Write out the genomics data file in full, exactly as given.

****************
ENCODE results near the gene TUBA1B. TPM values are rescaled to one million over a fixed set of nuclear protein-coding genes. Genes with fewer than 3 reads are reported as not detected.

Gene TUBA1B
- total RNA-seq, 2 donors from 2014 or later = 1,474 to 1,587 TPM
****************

ENCODE results near the gene TUBA1B. TPM values are rescaled to one million over a fixed set of nuclear protein-coding genes. Genes with fewer than 3 reads are reported as not detected.

Gene TUBA1B
- total RNA-seq, 2 donors from 2014 or later = 1,474 to 1,587 TPM